Melanie: Please don't see other women as your competition! It is a toxic mindset and only serves to further divide us which makes the abolition of patriarchy that much more difficult. Instead, give each other high fives. That's my advice. Oh! And one more thing, I think using any sort of position of privilege as a means of highlighting the struggles, pointing out injustices or raising awareness about inequality is huge. My college degree, my print hookup for the zines, my ablebodiedness, etc. are all means of privilege. I acknowledge that not everyone possesses these things and so I've decided to utilize them in the best way that I can. By making the zines, Amber and I can raise awareness about not only feminist issues but Indigenous, LGBTQ, Black Lives Matter, etc. issues as well. I would encourage everyone else to do the same.

Kate: What is your advice to aspiring badasses?

Melanie: Hózhǫ́ homies! That's my best advice. In traditional Diné culture, hózhǫ́ is what every Diné person is striving for. It can be loosely translated as beauty, balance, harmony, peace, everything in moderation, etc. Once one steps outside of hózhǫ́, her equilibrium and medicine wheel is thrown totally out of whack! So basically, hózhǫ́ is just a way of telling you to empower yourself before you wreck yourself (but in a humble way mind you). But on the off chance that you do wreck yourself (which we all do eventually), channel all of that discord into whatever creative passion you have. Turn it into something cathartic and productive and move on. That's about as badass as you can get.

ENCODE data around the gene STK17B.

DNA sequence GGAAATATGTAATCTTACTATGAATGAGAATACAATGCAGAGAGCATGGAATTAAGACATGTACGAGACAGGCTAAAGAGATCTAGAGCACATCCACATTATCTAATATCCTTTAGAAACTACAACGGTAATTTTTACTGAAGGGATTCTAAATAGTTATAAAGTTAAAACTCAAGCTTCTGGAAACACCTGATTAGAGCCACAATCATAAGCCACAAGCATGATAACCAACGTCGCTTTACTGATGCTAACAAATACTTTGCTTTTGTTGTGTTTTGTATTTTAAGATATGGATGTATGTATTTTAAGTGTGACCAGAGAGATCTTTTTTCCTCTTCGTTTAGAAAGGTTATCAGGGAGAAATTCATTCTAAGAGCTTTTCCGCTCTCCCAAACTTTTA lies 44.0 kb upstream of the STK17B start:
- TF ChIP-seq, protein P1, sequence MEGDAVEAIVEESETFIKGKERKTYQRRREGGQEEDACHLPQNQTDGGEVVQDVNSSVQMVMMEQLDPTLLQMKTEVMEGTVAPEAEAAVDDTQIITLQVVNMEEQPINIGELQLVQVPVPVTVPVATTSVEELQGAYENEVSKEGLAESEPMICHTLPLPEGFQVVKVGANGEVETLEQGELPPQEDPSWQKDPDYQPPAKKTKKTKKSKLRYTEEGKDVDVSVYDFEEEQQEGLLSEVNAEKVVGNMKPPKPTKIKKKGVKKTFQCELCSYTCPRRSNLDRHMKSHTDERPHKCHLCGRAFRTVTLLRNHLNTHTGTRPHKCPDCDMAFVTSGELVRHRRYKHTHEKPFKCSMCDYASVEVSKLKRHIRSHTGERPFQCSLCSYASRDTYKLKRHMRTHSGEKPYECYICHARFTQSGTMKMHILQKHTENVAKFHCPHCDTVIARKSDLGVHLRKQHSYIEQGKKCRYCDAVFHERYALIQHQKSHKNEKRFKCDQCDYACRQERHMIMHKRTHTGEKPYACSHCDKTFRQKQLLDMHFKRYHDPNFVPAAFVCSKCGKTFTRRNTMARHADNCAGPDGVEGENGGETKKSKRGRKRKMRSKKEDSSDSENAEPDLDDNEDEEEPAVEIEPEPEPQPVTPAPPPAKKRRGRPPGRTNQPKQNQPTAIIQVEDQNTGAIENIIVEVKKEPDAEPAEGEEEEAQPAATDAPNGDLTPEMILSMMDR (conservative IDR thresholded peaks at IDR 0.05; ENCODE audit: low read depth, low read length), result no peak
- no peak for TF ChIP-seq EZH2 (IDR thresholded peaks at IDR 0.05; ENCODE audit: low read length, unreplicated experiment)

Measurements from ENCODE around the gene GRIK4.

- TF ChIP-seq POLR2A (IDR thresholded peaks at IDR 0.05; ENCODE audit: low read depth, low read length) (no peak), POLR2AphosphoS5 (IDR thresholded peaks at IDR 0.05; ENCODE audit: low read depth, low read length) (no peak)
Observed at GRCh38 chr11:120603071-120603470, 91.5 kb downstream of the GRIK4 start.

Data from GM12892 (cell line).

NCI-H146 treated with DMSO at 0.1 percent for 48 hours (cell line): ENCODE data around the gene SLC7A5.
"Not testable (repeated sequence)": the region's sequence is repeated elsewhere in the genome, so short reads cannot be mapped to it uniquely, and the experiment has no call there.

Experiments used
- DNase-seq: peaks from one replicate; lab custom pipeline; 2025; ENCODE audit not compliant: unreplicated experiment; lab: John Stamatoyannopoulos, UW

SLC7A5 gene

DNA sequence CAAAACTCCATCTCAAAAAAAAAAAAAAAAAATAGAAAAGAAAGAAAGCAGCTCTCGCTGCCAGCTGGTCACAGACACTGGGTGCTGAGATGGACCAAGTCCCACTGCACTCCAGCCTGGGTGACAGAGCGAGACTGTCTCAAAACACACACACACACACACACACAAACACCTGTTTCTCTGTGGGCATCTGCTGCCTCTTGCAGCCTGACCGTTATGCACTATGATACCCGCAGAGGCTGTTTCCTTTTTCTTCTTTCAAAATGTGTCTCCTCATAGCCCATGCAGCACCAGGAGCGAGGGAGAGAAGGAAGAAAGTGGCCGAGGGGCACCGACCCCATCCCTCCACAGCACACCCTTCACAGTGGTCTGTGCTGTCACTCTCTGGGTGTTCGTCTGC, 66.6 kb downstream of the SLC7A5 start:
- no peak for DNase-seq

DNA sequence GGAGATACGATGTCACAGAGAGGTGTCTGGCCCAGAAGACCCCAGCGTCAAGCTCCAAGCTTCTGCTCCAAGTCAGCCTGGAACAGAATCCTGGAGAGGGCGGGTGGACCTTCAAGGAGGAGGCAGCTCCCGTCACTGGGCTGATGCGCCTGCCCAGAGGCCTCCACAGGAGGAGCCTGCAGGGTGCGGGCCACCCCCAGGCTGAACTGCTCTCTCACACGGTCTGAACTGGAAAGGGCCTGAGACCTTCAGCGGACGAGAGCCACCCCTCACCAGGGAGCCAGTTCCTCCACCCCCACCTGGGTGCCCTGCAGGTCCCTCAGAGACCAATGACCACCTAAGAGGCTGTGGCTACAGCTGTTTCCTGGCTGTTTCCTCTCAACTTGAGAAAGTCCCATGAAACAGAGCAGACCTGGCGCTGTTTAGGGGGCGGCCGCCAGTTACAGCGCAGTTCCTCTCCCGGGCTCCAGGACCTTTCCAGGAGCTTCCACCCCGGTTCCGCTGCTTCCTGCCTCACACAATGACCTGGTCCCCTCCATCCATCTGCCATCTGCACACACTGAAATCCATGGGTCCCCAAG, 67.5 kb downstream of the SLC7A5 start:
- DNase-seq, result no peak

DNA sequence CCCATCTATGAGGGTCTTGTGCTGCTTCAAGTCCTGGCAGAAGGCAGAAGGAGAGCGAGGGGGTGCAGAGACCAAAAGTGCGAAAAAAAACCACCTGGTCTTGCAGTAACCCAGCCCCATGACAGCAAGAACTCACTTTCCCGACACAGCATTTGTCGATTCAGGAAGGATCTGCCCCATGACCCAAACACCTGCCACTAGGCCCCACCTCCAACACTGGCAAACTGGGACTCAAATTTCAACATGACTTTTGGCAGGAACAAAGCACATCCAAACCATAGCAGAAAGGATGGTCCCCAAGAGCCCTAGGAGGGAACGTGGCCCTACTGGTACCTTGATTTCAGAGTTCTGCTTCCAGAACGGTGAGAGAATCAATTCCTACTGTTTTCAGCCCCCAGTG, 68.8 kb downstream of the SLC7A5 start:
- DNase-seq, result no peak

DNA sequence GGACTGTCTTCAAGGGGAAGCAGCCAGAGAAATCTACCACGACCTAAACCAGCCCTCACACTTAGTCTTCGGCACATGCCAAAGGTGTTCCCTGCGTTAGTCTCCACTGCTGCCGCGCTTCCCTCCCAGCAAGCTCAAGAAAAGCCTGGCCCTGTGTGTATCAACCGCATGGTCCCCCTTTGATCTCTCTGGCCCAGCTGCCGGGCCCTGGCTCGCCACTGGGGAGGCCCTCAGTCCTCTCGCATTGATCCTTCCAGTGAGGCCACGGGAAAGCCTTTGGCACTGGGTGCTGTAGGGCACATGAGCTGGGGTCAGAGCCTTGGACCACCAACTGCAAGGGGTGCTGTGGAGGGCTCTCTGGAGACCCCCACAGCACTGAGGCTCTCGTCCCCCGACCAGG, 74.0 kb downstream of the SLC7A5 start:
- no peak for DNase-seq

Win all 3 editions of Native American Feminist Musings zine!
US only


badass ladies you should know logo
Melanie Fey is a Diné (Navajo) writer, zinester and Indigenous feminist. She hails from Flagstaff/Dinétah, AZ but currently resides in Portland, OR. She acquired a Bachelor's degree in Creative Writing from Arizona State University and spends her days working as a public library book minion. Melanie is one of two co-creators/editors of the Native American feminist zines Empower Yoself Before You Wreck Yoself, The Nizhoni Beat and Shik'is ShiHeart. Look for her other published works in Red Rising Magazine, As/Us: A Space for Women of the World and Fix My Head #8.